HC Deb 15 November 1934 vol 293 cc2166-8W

asked the Secretary of State for the Colonies whether the threat to introduce prohibitive tariffs on Colonial products recently conveyed to the Tanganyika Cordage Company has been put into effect; what were the circumstances under which this threat was made; and, if withdrawn, what were the circumstances which led to its withdrawal?


The answer to the first part of the question is in the negative. The circumstances in which this matter arose are as follow: In August, strong representations were made to the Government by representatives of the Rope, Twine and Net Manufacturers' Federation to the effect that their home market in the United Kingdom was being menaced by the sale here by the Tanganyika Cordage Company of binder twine produced by low-paid African labour in Tanganyika. These representations carried the more weight by reason of the fact that the rope manufacturers in this country have agreed to co-operate with sisal producers in East Africa by using increased quantities of sisal in their manufactures. It is obviously an essential interest of the sisal producers to retain a market in the United Kingdom which will be not only secure but expanding. The retention of such a market would, however, manifestly be jeopardised if the manufacturers in this country who had undertaken to cooperate with the sisal producers were to be exposed to severe competition on the United Kingdom market by sisal manufactures produced in a sisal producing country. Consequently I came to the conclusion that, in the interests of the sisal producers themselves, there was no alternative but to inform the Tanganyika Cordage Company that, failing an agreement between them and the federation, I should not be able to oppose the imposi- tion of a prohibitive duty on binder twine imported to this country from the Colonial Dependencies.

In the reply which I gave on 14th November to my hon. Friend the Member for Nuneaton (Mr. North) I emphasised that, in my view, these rare cases of a conflict of interest between manufacturers in this country and Colonial interests were eminently matters which should be susceptible of satisfactory agreements between the parties concerned. In this particular case, the Colonial Office kept in touch with both sides, and on 10th October an invitation was issued to the federation and the company to meet at the Colonial Office to discuss the position. This meeting was, however, rendered unnecessary because it was reported to the Colonial Office by the Commissioner of His Majesty's East African Trade and Information Office that an agreement between the parties had been reached after discussion at his office. It was to this agreement that I referred in the answers which I gave to questions put by my hon. Friend on 14th November. Some qualification is, however, necessary to the words an agreement completely satisfactory to the particular undertaking in Tanganyika and the consumers here, since I understand that there may be some practical difficulty in giving effect to the general agreement as reported to me. I trust that any such difficulties will be settled by discussion between the parties concerned which, I understand, is the course that is being followed.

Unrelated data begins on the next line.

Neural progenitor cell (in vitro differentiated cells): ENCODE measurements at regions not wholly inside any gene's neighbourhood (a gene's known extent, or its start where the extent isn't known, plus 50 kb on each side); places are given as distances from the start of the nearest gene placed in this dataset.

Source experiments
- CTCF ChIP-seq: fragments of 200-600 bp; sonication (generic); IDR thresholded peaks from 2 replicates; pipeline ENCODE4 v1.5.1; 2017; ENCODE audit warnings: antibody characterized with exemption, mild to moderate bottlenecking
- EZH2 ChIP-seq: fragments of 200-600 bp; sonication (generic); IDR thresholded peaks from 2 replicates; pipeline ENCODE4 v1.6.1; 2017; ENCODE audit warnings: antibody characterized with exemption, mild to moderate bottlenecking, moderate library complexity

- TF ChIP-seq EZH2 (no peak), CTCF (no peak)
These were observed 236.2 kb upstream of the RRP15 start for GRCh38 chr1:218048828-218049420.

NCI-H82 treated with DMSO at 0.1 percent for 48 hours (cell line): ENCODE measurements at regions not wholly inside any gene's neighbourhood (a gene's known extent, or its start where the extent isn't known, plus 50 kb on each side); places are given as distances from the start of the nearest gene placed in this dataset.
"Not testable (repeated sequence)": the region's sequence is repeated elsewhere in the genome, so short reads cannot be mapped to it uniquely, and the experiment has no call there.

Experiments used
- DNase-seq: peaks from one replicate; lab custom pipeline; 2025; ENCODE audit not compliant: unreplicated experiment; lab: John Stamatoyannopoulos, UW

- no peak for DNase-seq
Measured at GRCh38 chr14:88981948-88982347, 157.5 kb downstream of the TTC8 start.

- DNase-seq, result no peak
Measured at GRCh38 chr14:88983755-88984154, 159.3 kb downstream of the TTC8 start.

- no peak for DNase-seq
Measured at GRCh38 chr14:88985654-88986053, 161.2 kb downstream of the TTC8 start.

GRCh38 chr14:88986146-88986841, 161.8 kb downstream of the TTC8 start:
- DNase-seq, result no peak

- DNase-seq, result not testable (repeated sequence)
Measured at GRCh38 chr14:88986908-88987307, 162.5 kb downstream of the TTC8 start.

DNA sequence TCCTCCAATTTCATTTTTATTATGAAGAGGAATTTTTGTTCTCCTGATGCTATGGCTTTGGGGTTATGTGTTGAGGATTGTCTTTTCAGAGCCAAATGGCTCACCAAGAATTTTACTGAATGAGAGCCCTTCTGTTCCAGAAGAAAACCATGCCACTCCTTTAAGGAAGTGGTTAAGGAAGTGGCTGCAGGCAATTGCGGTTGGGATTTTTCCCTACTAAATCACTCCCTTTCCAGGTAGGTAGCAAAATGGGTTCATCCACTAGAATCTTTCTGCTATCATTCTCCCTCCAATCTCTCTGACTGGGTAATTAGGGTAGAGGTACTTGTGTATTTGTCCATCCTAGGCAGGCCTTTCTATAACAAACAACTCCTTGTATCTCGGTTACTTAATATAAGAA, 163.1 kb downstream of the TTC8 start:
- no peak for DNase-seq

asked the Secretary of State for the Colonies whether the British Government, under the Colonial Development Act, proposes to give financial assistance to establishing the paper-pulp industry in Kenya; and whether, in view of the recent difficulties which have arisen in connection with the importation of Tanganyika twine and cordage manufactures into this country, he will first define the attitude of the British Government towards manufactures in the Colonies produced by coloured labour and imported into this country?


An application for financial assistance from the Colonial Development Fund towards the establishment of a bamboo-pulp factory in Kenya is still under consideration by the Colonial Development Advisory Committee. As regards the second part of the question, I would refer my hon. Friend to my reply to the hon. Member for Nuneaton (Mr. North) on the 14th instant.